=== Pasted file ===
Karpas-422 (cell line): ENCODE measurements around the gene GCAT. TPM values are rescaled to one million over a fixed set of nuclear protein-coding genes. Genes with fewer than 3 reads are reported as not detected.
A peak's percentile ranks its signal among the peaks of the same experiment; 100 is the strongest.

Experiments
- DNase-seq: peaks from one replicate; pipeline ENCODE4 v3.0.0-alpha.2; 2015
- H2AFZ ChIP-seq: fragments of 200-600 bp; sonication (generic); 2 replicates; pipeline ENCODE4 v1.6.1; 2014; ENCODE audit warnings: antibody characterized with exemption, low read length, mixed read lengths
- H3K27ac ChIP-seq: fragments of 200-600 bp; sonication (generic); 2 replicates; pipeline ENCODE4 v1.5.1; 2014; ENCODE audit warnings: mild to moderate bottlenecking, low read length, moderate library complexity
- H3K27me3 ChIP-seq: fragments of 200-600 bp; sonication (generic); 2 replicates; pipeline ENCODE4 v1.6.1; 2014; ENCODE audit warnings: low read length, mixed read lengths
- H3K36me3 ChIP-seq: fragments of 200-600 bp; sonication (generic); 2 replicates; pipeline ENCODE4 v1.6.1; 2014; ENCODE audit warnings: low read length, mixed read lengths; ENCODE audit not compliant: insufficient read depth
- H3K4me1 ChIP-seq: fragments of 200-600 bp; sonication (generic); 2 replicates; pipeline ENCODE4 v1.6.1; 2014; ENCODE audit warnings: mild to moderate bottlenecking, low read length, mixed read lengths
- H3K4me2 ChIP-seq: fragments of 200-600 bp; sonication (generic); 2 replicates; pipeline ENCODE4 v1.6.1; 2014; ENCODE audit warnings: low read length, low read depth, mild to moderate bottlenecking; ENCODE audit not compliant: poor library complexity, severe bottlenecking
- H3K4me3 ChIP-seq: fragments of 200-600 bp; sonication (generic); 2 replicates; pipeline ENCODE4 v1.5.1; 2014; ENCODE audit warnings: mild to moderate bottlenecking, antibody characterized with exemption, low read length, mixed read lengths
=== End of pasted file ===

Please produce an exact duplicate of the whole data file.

Karpas-422 (cell line): ENCODE measurements around the gene GCAT. TPM values are rescaled to one million over a fixed set of nuclear protein-coding genes. Genes with fewer than 3 reads are reported as not detected.
A peak's percentile ranks its signal among the peaks of the same experiment; 100 is the strongest.

Experiments
- DNase-seq: peaks from one replicate; pipeline ENCODE4 v3.0.0-alpha.2; 2015
- H2AFZ ChIP-seq: fragments of 200-600 bp; sonication (generic); 2 replicates; pipeline ENCODE4 v1.6.1; 2014; ENCODE audit warnings: antibody characterized with exemption, low read length, mixed read lengths
- H3K27ac ChIP-seq: fragments of 200-600 bp; sonication (generic); 2 replicates; pipeline ENCODE4 v1.5.1; 2014; ENCODE audit warnings: mild to moderate bottlenecking, low read length, moderate library complexity
- H3K27me3 ChIP-seq: fragments of 200-600 bp; sonication (generic); 2 replicates; pipeline ENCODE4 v1.6.1; 2014; ENCODE audit warnings: low read length, mixed read lengths
- H3K36me3 ChIP-seq: fragments of 200-600 bp; sonication (generic); 2 replicates; pipeline ENCODE4 v1.6.1; 2014; ENCODE audit warnings: low read length, mixed read lengths; ENCODE audit not compliant: insufficient read depth
- H3K4me1 ChIP-seq: fragments of 200-600 bp; sonication (generic); 2 replicates; pipeline ENCODE4 v1.6.1; 2014; ENCODE audit warnings: mild to moderate bottlenecking, low read length, mixed read lengths
- H3K4me2 ChIP-seq: fragments of 200-600 bp; sonication (generic); 2 replicates; pipeline ENCODE4 v1.6.1; 2014; ENCODE audit warnings: low read length, low read depth, mild to moderate bottlenecking; ENCODE audit not compliant: poor library complexity, severe bottlenecking
- H3K4me3 ChIP-seq: fragments of 200-600 bp; sonication (generic); 2 replicates; pipeline ENCODE4 v1.5.1; 2014; ENCODE audit warnings: mild to moderate bottlenecking, antibody characterized with exemption, low read length, mixed read lengths